Intrusion Detection for Routers and Domain Name Systems

An Efficient Message Authentication Scheme for Link State Routing

Routers exchange routing update packets to disseminate their current states. Based on these update packets, routers can construct their routing tables to cooperatively forward packets from source to destination. If routing infrastructure components, such as routers or inter-router links, are faulty, misconfigured, or compromised, the network may suffer from degradation of service or even unavailability. In secure link state routing, routers may need to verify the authenticity of many routing updates, and some routers such as border routers may need to sign many routing updates. Previous work such as public-key based schemes either is very expensive computationally (e.g., Murphy and Badger's SNDSS '96 paper) or has certain limitations (e.g., Hauser et al.'s SNDSS '97 paper). Preliminary results show that our message authentication scheme is up to two orders of magnitude faster than an MD5/RSA digital signature scheme. Our scheme is scalable to handle large networks, applicable to routing protocols that use multiple-valued cost metrics, and applicable even when link states change frequently.

Our message authentication scheme is based on a detection-diagnosis-recovery approach, which is intrusion detection augmented with system diagnosis and reconfiguration. Our main goal is to minimize the cost of performing link state update authentication when the network components function normally, which occurs most of the time. In our scheme, a router $r$ uses a key $k$ and a symmetric-key based data authentication scheme (e.g., a keyed-hash scheme) to sign a link state update. The link state update and the signature are disseminated to all other routers. A receiving router optimistically accepts the routing update as if it were authenticated. Later, router $r$ will release the key $k$. When the key $k$ arrives, the receiving router verifies the authenticity of the key using a secure and efficient method. Then the verified key will be used to verify the authenticity of the link state update using the symmetric-key based data authentication scheme. Note that signature generation and verification can be done very efficiently using a symmetric-key based data authentication scheme. If bogus routing updates are detected, a distributed diagnosis protocol will be invoked to locate the mischievous routers. Then network reconfiguration will be performed to logically disconnect those routers to restore the operational status of the network.

Protecting Routing Infrastructures from Denial of Service Attacks

To protect a network from routers that incorrectly drop packets and misroute packets, which can cause denial of service. Based on our detection-diagnosis-recovery approach, we propose protocols that detect and respond to those misbehaving routers. One of our techniques is called flow analysis, which monitors the transit traffic flowing in and out of a router to ensure they are of the same amount. Periodically, the neighbors of a router exchange their counts. A failed router that incorrectly drops transit packets can thus be detected by its neighbors. Subsequently, those neighbors will cease the neighbor relationship with the failed router. We prove that our protocols have the following properties: (1) A good router never incorrectly claims another router as a failed router; (2) If a network has failed routers, one or more of them can be located; (3) Failed routers will eventually be removed.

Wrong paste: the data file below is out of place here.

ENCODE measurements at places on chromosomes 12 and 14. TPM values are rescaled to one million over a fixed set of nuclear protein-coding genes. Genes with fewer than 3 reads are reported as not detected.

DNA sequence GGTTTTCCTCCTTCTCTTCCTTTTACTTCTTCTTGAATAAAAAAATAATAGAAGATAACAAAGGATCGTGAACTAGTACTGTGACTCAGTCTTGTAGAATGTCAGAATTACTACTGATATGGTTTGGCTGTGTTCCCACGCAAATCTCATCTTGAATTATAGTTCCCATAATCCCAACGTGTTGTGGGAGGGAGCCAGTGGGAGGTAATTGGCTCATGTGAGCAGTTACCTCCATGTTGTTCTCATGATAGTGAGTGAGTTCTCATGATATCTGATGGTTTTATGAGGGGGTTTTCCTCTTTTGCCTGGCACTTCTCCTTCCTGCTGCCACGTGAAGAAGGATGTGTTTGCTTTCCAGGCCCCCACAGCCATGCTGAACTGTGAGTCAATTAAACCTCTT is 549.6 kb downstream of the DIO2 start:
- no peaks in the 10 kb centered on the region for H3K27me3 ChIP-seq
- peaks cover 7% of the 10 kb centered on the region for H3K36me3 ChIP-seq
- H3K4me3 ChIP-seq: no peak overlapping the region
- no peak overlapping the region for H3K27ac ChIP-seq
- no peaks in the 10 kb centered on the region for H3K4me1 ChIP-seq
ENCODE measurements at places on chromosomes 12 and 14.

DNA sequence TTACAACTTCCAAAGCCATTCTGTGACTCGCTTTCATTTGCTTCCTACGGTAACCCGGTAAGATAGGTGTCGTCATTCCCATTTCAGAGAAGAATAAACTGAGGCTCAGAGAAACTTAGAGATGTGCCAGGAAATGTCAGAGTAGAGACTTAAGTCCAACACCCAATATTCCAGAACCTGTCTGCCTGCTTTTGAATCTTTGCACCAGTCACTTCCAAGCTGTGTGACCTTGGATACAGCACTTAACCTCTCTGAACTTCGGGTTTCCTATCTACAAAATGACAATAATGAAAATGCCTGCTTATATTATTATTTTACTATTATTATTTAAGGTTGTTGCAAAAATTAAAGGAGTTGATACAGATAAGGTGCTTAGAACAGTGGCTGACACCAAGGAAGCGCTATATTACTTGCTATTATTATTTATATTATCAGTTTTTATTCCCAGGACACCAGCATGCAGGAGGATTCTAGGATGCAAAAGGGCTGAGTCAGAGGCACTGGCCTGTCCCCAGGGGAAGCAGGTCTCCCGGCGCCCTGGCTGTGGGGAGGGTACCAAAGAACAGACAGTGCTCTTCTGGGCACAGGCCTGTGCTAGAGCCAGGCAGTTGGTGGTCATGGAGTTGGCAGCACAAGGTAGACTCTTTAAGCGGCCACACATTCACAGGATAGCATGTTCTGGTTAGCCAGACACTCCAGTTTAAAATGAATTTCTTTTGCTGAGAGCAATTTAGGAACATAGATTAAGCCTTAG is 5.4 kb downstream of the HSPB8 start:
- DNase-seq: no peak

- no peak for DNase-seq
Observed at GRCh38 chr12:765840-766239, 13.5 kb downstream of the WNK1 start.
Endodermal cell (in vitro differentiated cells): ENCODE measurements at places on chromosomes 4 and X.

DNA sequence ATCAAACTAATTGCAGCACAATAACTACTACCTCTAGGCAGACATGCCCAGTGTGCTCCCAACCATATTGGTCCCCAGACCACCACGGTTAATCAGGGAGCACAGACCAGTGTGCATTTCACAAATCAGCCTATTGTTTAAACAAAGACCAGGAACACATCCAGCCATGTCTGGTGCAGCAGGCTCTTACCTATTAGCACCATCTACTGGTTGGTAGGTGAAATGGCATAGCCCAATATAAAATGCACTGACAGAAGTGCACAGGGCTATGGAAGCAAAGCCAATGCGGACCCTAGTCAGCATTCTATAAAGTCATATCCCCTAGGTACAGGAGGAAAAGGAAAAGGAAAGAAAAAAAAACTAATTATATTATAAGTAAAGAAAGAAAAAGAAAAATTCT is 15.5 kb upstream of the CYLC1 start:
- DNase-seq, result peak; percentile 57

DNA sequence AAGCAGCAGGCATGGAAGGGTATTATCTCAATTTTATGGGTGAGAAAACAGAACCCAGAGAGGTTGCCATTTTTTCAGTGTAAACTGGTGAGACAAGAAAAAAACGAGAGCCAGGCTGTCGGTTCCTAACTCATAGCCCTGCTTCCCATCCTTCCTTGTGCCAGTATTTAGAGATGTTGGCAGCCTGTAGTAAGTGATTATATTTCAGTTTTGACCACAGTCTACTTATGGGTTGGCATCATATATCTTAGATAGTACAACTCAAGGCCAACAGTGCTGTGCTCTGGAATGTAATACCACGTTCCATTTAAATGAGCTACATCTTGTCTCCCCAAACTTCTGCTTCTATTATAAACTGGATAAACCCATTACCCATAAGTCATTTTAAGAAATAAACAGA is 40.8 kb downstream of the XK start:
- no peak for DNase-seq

Protecting Domain Name Systems

A domain name system (DNS) is a network service used to implement a large mapping. For instance, DNS maps IP addresses to host names and vice versa. The mapping is partitioned into zones, which are managed by DNS servers. Many distributed applications---such as file transfer, remote login, electronic mail, and WWW---rely on DNS. Entity authentication may fail if host names are used for authentication and the mapping is compromised. DNS attacks such as cache poisoning and query ID guessing have been used by attackers to compromise end systems. To cope with those attacks, Vixie, Bellovin, and others have proposed fixes. However, it is not clear if those fixes are sufficient because of the complexity of existing DNS implementations.

We propose a formal intrusion detection approach to protect DNS. Our approach uses formal modeling, formal specifications, and proofs with respect to these specifications---all of which facilitate reasoning to increase assurance of the intrusion detection solution. By specifications, we refer to the expected behaviors of DNS that are security-related. We have designed a DNS wrapper to monitor the DNS traffic going in and going out of a DNS server. DNS traffic is checked against our specifications and deviations from these specifications are noted as anomalous. For each deviation, the DNS wrapper verifies with a DNS server responsible for the corresponding part of the database. If the monitored traffic disagrees with the authoritative answer, this event is flagged as a possible attack. Our ongoing work is to implement the DNS wrapper, to evaluate its effectiveness and its performance overhead, and to formally prove safety properties.

Additional information

Steven Cheung 7/30/98